The UT Tower Sniper Story at 50
By Howard Falkenberg
Austin experienced a long weekend remembrance of the deadly Tower event as July turned to August this summer. Special coverage of the anniversary in a variety of media, a screening of the documentary film “Tower” for those lucky enough to obtain tickets quickly, the unveiling of a privately financed memorial on the UT campus to those killed by Charles Whitman, and a special presentation for Headliners Club members and their guests – all immersed the community once again in thinking about “the nation’s first mass murder in a public place.”
Neal Spelce, the man who first told the story of Whitman’s deadly assault in live radio broadcasts from the scene, moderated the presentation and provided perspective on those affected – victims dead and wounded, students and townspeople stunned by what happened, and the police officers who brought it to an end.
Spelce was joined in the Headliners presentation by four others:
Former club president and former Headliners Foundation chairman Gary Pickle, then a cameraman for KTBC-TV, who covered the carnage that day;
Former American-Statesman reporter Brenda Bell, a UT student at the time who observed the terrifying scene on campus 50 years ago;
Phil Miller, a longtime Austin sports reporter who “epitomized the all hands on deck” response by jumping into action to help Pickle and Spelce provide coverage to a national audience;
Keith Maitland, the documentary filmmaker who worked 10 years to get“Tower” produced after reading Texas Monthly editor Pam Colloff’s 2006 story “96 Minutes.” Maitland created a film Spelce called “the definitive piece on what happened that day.” (Much of the film was itself wrapped around what Spelce saw and the story he broadcasted on August 1, 1966.)
Miller told the Headliners audience that at the time it was difficult to believe that someone was really shooting people from the Tower. “Maybe kids had gotten on the Tower and were throwing cherry bombs down,” he thought.
Bell and others said a common reaction from those who experienced the trauma of the sniper attack was that they could not believe it only lasted 96 minutes because it seemed longer. When it was over, hundreds of students and others came onto the plaza in front of the UT Tower and stood speechless, trying to process what had happened. “It was like we were zombies. And then we began to see the bodies carried out,” said Bell.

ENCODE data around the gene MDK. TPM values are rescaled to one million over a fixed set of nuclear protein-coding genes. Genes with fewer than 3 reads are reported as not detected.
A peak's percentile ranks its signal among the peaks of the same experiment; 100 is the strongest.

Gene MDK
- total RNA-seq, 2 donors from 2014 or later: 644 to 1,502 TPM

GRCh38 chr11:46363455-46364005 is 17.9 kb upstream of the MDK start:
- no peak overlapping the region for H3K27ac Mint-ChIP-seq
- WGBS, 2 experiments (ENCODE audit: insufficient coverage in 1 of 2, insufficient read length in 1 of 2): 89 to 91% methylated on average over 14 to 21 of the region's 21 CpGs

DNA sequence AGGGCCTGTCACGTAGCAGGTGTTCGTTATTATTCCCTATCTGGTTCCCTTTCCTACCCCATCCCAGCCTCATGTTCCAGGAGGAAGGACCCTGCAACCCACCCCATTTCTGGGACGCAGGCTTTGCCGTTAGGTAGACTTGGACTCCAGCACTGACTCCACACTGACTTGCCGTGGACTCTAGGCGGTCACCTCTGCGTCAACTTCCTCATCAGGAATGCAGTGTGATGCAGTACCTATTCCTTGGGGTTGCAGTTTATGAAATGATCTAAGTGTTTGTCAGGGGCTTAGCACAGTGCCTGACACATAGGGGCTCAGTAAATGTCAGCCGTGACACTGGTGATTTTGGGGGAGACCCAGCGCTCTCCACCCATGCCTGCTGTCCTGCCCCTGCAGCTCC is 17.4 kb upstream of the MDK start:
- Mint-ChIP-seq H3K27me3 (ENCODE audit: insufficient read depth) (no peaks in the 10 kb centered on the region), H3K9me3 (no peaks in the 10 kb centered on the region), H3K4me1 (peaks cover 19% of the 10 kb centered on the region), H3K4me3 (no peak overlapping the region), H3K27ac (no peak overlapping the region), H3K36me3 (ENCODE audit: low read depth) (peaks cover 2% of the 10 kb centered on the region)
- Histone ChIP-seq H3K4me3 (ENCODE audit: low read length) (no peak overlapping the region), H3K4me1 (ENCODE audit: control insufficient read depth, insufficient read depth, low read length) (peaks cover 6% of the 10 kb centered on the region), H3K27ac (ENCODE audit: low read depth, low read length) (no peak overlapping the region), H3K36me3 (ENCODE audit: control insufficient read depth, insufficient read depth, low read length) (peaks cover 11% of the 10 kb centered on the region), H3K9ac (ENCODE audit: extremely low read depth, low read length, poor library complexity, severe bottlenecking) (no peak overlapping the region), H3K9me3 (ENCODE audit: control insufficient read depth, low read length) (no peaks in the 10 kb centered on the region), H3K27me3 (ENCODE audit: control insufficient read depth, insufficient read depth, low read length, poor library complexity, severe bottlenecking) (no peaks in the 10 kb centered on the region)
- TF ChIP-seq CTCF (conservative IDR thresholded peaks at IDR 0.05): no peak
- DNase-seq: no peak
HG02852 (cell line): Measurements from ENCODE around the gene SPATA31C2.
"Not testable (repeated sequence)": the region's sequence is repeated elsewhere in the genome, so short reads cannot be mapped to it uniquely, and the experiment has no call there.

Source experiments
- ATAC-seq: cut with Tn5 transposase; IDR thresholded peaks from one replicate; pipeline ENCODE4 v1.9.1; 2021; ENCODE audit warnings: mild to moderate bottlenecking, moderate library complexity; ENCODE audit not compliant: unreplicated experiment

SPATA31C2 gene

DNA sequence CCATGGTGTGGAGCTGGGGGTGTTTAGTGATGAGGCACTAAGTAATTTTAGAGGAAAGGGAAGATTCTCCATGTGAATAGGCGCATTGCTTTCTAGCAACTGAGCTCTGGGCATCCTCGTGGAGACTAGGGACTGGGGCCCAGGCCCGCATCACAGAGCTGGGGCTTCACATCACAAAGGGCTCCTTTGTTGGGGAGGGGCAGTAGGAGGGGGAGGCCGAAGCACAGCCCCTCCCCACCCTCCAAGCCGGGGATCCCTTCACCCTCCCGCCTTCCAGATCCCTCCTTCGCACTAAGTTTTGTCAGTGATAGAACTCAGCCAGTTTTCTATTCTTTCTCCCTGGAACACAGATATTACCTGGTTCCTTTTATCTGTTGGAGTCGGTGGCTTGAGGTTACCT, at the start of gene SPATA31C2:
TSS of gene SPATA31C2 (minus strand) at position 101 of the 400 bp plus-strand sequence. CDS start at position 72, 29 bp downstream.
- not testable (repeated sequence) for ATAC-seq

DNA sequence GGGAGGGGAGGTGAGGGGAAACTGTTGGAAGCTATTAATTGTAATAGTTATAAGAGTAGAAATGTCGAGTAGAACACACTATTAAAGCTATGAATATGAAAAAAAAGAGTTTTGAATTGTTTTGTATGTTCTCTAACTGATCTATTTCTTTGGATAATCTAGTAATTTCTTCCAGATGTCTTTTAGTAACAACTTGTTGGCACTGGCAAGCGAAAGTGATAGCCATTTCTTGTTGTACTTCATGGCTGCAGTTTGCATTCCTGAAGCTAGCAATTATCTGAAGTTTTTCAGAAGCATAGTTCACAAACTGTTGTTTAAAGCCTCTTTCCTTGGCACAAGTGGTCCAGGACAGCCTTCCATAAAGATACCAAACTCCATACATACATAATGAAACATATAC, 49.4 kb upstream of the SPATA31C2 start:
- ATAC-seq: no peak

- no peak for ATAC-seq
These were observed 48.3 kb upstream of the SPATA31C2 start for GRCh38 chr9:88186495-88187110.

Pickle, who recalled “there was a lot of bravery that day,” described feeling strange looking at bodies on the ground. He also noted the general silence after reports the sniper had been killed.
Spelce said that KTBC had never before shown a dead body on television, “but because of the enormity of this, we did.” Why? Events that day were so powerful and so important for Austin. He also noted breaking a standard rule against reporting names of victims on-air before relatives could be notified. That caused grief for Spelce’s predecessor, former KTBC news director Paul Bolton. He had come into the station to help, only to learn of his own grandson’s death as reporter Joe Roddy read the sniper victim’s names on-air from Brackenridge Hospital.
Citizens rushed to UT with scoped deer rifles to help police, who carried only side arms and shotguns. It’s Spelce’s opinion those people saved lives by curtailing Whitman’s free-wheeling shooting, adding that “most of the people who were shot were in the early moments of the attack.”
Police communications in 1966 were primitive by today’s standards. As a result, there was no coordination and no direction given to the officers who responded to the scene at UT. “The four guys who went up the tower did it at their own initiative without any guidance or direction on how to handle such a problem,” Spelce added.
Those four – three police officers and a staffer from The Co-Op who was quickly deputized on the way to the top of the tower – ended Whitman’s terror with gunfire under the clocks on the tower faces. The Headliners audience, a capacity crowd, included many members old enough to recall what it was like in Austin in the middle 60s – a town of about 200,000 people at the time. For them it was an opportunity to once again try to come to grips with what happened and why it remains prominent in our minds after so many other mass killings at schools and elsewhere. Spelce believes that is because later events have no visual records, as opposed to KLRN’s camera pointed at the tower and broadcasting live while the shooting was underway. This was perhaps the first live national broadcast of a crisis event as it unfolded.
And the tower itself is the second reason: “it’s such a dominant visual reminder of the event,” said Spelce.